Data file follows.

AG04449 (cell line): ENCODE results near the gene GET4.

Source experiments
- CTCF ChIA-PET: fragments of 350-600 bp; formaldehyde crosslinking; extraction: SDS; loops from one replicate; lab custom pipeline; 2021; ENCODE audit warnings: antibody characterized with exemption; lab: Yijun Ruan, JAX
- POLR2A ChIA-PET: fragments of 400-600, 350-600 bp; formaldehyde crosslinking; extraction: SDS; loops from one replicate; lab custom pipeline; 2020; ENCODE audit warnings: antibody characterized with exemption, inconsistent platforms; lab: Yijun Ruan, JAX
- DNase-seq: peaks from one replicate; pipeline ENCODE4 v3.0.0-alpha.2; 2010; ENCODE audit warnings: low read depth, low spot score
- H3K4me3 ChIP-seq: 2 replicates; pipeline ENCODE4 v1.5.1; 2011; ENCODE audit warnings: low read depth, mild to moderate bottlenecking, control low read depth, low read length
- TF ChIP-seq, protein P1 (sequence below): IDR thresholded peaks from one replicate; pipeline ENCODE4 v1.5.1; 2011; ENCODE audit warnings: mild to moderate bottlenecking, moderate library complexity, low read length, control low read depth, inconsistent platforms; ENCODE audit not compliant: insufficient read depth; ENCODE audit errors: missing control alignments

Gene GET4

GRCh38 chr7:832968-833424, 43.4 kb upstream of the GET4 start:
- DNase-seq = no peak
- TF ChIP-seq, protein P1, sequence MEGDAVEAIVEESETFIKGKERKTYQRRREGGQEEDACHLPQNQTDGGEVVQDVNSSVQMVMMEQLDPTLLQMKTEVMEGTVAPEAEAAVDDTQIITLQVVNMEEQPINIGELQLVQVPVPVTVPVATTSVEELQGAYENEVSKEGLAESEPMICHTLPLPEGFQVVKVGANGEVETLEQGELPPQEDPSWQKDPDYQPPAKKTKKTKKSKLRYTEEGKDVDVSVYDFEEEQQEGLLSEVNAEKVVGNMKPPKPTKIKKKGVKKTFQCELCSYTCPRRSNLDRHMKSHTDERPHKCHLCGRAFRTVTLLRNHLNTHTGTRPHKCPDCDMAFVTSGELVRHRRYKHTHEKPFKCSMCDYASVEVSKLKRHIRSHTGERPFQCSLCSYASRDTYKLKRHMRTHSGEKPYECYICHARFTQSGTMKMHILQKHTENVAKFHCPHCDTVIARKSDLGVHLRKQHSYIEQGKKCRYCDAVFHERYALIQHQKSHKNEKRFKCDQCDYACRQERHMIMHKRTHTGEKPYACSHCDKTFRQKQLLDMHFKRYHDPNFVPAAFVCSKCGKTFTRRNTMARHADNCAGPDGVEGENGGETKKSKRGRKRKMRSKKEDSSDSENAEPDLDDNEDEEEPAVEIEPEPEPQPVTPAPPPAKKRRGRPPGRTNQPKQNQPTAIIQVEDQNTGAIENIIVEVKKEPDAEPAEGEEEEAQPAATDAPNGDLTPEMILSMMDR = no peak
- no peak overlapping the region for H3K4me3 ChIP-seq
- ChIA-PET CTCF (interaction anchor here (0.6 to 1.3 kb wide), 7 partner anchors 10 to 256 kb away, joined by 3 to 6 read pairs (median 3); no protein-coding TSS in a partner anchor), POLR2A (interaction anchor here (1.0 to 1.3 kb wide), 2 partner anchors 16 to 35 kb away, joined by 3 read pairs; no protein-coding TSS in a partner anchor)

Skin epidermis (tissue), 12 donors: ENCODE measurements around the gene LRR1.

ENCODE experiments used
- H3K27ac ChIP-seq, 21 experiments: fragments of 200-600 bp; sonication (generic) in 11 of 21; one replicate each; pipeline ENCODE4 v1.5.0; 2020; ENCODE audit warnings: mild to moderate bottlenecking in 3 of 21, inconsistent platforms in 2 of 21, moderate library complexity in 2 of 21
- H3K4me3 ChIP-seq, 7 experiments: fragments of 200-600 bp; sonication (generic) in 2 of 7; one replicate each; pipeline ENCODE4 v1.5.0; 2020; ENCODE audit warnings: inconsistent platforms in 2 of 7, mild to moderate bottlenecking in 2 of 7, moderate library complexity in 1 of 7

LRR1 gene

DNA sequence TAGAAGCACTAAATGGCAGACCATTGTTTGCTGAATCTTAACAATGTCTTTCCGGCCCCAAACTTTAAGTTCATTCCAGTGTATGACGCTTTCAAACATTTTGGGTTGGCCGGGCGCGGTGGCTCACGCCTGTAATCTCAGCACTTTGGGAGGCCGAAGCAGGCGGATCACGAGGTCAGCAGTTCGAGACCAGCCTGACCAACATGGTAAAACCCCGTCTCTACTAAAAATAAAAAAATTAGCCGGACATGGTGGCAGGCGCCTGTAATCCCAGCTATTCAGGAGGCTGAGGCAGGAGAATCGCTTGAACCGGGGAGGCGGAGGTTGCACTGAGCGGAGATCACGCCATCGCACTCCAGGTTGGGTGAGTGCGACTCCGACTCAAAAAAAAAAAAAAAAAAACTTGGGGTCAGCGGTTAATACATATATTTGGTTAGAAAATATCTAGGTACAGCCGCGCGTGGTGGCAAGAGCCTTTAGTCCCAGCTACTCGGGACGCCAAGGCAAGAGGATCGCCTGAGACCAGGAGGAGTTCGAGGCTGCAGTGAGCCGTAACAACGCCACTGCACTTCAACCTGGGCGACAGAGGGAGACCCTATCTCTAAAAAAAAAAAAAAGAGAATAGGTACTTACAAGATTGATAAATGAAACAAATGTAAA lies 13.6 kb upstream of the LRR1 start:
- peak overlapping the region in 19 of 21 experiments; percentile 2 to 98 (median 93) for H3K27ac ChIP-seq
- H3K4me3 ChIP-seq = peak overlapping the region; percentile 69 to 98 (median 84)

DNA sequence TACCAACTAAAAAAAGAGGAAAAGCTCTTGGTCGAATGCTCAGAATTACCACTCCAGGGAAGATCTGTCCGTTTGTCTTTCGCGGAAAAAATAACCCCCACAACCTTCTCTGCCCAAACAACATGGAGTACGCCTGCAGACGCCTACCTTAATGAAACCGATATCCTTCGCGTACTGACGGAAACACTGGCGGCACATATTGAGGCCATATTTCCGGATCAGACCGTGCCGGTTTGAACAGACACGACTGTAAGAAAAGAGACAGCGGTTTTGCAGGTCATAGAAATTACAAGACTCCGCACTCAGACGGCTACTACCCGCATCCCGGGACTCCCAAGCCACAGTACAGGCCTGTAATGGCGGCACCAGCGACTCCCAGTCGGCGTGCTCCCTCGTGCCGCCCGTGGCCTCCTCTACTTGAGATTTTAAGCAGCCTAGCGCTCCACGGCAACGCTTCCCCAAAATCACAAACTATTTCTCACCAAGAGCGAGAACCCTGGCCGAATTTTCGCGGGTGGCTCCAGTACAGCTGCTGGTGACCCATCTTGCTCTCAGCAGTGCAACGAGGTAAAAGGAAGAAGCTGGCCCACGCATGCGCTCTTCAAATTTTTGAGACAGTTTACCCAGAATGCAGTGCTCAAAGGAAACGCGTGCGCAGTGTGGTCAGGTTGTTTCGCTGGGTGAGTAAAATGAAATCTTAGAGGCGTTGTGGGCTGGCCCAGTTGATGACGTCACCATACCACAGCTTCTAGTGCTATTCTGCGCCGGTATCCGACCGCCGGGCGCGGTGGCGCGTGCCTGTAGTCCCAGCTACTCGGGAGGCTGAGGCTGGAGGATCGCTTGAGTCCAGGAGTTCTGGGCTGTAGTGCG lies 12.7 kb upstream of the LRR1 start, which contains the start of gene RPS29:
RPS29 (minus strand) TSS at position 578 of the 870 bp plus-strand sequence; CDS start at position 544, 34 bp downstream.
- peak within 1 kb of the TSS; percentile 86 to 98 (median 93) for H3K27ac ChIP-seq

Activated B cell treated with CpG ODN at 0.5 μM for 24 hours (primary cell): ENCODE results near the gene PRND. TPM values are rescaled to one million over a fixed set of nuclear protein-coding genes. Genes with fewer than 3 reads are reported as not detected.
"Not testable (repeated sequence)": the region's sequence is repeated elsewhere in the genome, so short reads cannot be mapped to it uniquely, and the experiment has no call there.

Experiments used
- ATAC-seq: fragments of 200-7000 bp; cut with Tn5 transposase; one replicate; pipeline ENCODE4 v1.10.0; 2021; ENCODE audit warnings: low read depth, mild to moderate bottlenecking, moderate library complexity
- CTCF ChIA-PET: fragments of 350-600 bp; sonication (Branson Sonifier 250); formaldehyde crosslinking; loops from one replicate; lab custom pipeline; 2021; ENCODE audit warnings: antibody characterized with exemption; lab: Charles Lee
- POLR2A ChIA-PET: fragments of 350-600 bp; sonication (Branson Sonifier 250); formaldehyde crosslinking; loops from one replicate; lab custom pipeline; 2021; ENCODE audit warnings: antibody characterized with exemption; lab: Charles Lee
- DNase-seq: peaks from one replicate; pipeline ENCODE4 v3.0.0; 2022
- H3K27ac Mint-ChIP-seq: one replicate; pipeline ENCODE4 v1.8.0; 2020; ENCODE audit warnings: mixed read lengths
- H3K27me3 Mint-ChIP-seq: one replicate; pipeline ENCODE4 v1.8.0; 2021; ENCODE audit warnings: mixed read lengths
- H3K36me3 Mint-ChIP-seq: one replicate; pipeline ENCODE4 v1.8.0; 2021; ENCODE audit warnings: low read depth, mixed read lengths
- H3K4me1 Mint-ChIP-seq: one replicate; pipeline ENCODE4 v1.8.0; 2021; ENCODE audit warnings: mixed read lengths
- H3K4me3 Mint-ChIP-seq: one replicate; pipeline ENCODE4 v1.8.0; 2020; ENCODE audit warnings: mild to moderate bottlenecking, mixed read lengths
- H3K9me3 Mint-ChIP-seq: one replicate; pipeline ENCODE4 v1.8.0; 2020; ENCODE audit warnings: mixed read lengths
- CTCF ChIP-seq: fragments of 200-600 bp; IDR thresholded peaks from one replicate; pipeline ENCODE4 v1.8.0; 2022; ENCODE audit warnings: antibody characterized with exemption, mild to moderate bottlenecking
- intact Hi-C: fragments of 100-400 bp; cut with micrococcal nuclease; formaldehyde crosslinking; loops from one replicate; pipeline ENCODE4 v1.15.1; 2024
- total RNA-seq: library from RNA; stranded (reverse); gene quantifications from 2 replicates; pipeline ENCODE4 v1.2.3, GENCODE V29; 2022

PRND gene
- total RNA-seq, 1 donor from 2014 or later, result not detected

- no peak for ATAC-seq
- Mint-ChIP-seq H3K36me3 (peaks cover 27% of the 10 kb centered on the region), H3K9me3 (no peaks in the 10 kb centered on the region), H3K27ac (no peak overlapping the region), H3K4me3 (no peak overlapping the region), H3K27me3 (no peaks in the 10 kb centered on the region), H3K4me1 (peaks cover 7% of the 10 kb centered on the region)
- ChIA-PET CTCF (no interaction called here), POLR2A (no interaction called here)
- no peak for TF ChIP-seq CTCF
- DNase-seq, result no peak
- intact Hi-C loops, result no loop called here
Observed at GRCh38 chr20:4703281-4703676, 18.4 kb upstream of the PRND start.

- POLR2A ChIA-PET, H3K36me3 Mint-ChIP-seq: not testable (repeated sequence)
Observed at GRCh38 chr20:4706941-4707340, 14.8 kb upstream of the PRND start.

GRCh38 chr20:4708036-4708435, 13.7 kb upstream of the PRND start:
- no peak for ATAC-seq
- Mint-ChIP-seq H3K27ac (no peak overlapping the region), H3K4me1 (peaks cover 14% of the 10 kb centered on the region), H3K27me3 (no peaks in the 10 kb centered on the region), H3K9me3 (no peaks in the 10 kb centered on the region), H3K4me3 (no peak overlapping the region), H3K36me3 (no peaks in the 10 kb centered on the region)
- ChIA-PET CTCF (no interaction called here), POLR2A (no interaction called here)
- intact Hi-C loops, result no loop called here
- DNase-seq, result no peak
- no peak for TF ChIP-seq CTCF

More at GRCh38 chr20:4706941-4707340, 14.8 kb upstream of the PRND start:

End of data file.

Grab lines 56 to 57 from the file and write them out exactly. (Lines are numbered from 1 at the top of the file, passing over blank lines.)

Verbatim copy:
- intact Hi-C loops, result no loop called here
- DNase-seq, result no peak